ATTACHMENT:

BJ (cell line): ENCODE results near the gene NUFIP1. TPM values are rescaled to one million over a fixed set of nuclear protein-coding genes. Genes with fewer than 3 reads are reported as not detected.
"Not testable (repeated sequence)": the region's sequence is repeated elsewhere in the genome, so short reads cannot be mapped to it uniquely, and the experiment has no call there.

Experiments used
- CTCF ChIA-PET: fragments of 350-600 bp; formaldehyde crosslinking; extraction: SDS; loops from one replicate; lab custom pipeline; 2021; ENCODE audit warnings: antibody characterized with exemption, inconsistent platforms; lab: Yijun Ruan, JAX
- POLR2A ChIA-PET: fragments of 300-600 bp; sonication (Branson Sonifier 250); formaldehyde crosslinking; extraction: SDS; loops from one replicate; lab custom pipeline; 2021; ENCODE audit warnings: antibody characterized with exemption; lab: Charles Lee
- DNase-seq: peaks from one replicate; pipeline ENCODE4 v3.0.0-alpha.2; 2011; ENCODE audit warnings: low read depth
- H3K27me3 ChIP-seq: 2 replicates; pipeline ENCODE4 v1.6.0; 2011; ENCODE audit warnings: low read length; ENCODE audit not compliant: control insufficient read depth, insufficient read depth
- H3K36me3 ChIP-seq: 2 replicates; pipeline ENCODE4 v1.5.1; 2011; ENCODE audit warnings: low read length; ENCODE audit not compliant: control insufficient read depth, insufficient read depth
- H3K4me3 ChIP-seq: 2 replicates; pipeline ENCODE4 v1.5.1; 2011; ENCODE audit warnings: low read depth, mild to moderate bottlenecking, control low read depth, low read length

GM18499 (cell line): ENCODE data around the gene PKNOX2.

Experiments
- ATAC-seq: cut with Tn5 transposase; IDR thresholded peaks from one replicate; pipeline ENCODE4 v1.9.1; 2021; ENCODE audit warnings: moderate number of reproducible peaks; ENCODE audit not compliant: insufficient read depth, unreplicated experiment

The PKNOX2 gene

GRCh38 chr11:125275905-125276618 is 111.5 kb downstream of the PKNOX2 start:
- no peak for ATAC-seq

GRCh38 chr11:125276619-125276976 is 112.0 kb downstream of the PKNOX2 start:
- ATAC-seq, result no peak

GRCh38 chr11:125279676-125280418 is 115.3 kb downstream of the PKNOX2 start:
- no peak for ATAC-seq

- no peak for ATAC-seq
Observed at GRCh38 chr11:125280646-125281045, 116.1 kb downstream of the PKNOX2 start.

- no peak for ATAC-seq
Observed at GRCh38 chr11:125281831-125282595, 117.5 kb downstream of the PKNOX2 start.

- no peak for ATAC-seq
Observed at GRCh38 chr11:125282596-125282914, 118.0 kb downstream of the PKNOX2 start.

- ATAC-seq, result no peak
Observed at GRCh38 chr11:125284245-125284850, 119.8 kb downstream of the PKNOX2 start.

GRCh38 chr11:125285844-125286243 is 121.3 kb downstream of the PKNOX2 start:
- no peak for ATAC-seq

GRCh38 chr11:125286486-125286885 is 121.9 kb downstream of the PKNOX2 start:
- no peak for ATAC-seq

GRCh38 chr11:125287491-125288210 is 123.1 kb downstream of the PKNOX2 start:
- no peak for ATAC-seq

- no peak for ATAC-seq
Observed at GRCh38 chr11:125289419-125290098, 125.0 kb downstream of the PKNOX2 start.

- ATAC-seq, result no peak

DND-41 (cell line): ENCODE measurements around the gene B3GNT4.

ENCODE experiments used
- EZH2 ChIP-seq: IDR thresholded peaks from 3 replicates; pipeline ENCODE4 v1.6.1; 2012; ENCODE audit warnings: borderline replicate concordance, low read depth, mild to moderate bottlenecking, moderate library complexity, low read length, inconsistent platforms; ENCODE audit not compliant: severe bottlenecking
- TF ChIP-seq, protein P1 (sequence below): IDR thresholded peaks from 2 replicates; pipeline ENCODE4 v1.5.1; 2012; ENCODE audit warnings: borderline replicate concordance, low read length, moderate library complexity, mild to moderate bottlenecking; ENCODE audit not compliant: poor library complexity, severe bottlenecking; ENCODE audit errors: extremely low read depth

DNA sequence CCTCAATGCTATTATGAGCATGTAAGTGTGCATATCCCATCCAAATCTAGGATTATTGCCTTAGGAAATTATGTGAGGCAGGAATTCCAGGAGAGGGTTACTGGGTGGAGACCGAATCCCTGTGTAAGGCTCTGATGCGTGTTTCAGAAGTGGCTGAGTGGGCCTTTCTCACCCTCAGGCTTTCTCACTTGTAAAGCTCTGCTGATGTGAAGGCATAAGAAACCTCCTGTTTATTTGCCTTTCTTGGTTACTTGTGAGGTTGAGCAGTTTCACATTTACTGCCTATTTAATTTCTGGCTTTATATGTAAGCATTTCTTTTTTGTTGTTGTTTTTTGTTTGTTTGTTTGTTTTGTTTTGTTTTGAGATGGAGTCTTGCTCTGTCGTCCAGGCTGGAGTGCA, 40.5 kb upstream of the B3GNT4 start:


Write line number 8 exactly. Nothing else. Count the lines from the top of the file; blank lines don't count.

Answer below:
- H3K36me3 ChIP-seq: 2 replicates; pipeline ENCODE4 v1.5.1; 2011; ENCODE audit warnings: low read length; ENCODE audit not compliant: control insufficient read depth, insufficient read depth